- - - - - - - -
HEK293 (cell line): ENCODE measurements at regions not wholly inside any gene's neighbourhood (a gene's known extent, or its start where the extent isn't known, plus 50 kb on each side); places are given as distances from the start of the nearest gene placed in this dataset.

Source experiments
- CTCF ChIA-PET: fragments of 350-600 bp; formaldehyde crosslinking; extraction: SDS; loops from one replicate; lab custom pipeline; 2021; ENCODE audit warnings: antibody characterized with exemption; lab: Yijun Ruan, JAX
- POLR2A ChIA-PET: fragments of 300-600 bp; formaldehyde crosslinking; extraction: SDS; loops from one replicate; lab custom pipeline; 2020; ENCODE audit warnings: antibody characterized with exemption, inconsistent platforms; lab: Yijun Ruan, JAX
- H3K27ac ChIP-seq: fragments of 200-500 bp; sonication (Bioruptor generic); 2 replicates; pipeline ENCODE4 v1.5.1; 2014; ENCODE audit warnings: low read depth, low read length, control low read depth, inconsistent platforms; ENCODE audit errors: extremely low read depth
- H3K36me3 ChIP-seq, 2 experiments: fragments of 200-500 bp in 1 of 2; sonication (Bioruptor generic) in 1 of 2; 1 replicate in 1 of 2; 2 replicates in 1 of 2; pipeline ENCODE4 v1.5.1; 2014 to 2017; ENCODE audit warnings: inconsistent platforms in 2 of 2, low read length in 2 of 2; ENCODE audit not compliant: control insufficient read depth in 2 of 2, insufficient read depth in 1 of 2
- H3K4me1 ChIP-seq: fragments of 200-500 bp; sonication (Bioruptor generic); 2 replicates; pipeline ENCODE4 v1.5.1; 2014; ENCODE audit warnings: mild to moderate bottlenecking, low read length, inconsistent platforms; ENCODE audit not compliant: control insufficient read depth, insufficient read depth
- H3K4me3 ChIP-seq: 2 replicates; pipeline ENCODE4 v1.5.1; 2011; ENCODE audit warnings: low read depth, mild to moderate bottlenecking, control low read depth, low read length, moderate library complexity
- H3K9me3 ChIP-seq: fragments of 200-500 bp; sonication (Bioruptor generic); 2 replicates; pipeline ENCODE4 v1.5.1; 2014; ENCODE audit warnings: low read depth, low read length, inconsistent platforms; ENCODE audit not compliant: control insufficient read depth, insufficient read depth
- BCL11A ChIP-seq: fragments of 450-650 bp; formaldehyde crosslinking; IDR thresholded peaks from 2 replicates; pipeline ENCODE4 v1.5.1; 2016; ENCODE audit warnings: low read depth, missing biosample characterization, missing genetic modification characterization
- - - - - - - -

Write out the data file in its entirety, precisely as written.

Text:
HEK293 (cell line): ENCODE measurements at regions not wholly inside any gene's neighbourhood (a gene's known extent, or its start where the extent isn't known, plus 50 kb on each side); places are given as distances from the start of the nearest gene placed in this dataset.

Source experiments
- CTCF ChIA-PET: fragments of 350-600 bp; formaldehyde crosslinking; extraction: SDS; loops from one replicate; lab custom pipeline; 2021; ENCODE audit warnings: antibody characterized with exemption; lab: Yijun Ruan, JAX
- POLR2A ChIA-PET: fragments of 300-600 bp; formaldehyde crosslinking; extraction: SDS; loops from one replicate; lab custom pipeline; 2020; ENCODE audit warnings: antibody characterized with exemption, inconsistent platforms; lab: Yijun Ruan, JAX
- H3K27ac ChIP-seq: fragments of 200-500 bp; sonication (Bioruptor generic); 2 replicates; pipeline ENCODE4 v1.5.1; 2014; ENCODE audit warnings: low read depth, low read length, control low read depth, inconsistent platforms; ENCODE audit errors: extremely low read depth
- H3K36me3 ChIP-seq, 2 experiments: fragments of 200-500 bp in 1 of 2; sonication (Bioruptor generic) in 1 of 2; 1 replicate in 1 of 2; 2 replicates in 1 of 2; pipeline ENCODE4 v1.5.1; 2014 to 2017; ENCODE audit warnings: inconsistent platforms in 2 of 2, low read length in 2 of 2; ENCODE audit not compliant: control insufficient read depth in 2 of 2, insufficient read depth in 1 of 2
- H3K4me1 ChIP-seq: fragments of 200-500 bp; sonication (Bioruptor generic); 2 replicates; pipeline ENCODE4 v1.5.1; 2014; ENCODE audit warnings: mild to moderate bottlenecking, low read length, inconsistent platforms; ENCODE audit not compliant: control insufficient read depth, insufficient read depth
- H3K4me3 ChIP-seq: 2 replicates; pipeline ENCODE4 v1.5.1; 2011; ENCODE audit warnings: low read depth, mild to moderate bottlenecking, control low read depth, low read length, moderate library complexity
- H3K9me3 ChIP-seq: fragments of 200-500 bp; sonication (Bioruptor generic); 2 replicates; pipeline ENCODE4 v1.5.1; 2014; ENCODE audit warnings: low read depth, low read length, inconsistent platforms; ENCODE audit not compliant: control insufficient read depth, insufficient read depth
- BCL11A ChIP-seq: fragments of 450-650 bp; formaldehyde crosslinking; IDR thresholded peaks from 2 replicates; pipeline ENCODE4 v1.5.1; 2016; ENCODE audit warnings: low read depth, missing biosample characterization, missing genetic modification characterization